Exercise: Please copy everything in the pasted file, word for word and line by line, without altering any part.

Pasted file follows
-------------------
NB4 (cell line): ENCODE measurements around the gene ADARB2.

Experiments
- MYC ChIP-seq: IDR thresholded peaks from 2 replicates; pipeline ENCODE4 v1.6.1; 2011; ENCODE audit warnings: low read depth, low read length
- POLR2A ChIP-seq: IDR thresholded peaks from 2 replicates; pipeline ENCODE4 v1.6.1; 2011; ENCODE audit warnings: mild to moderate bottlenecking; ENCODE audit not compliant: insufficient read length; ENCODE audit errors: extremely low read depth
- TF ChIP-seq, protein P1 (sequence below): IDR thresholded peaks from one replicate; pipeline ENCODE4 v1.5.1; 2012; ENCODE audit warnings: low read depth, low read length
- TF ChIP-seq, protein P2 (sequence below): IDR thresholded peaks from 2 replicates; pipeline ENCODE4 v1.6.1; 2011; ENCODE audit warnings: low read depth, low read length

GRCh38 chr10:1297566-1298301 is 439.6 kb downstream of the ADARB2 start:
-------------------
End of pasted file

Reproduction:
NB4 (cell line): ENCODE measurements around the gene ADARB2.

Experiments
- MYC ChIP-seq: IDR thresholded peaks from 2 replicates; pipeline ENCODE4 v1.6.1; 2011; ENCODE audit warnings: low read depth, low read length
- POLR2A ChIP-seq: IDR thresholded peaks from 2 replicates; pipeline ENCODE4 v1.6.1; 2011; ENCODE audit warnings: mild to moderate bottlenecking; ENCODE audit not compliant: insufficient read length; ENCODE audit errors: extremely low read depth
- TF ChIP-seq, protein P1 (sequence below): IDR thresholded peaks from one replicate; pipeline ENCODE4 v1.5.1; 2012; ENCODE audit warnings: low read depth, low read length
- TF ChIP-seq, protein P2 (sequence below): IDR thresholded peaks from 2 replicates; pipeline ENCODE4 v1.6.1; 2011; ENCODE audit warnings: low read depth, low read length

GRCh38 chr10:1297566-1298301 is 439.6 kb downstream of the ADARB2 start: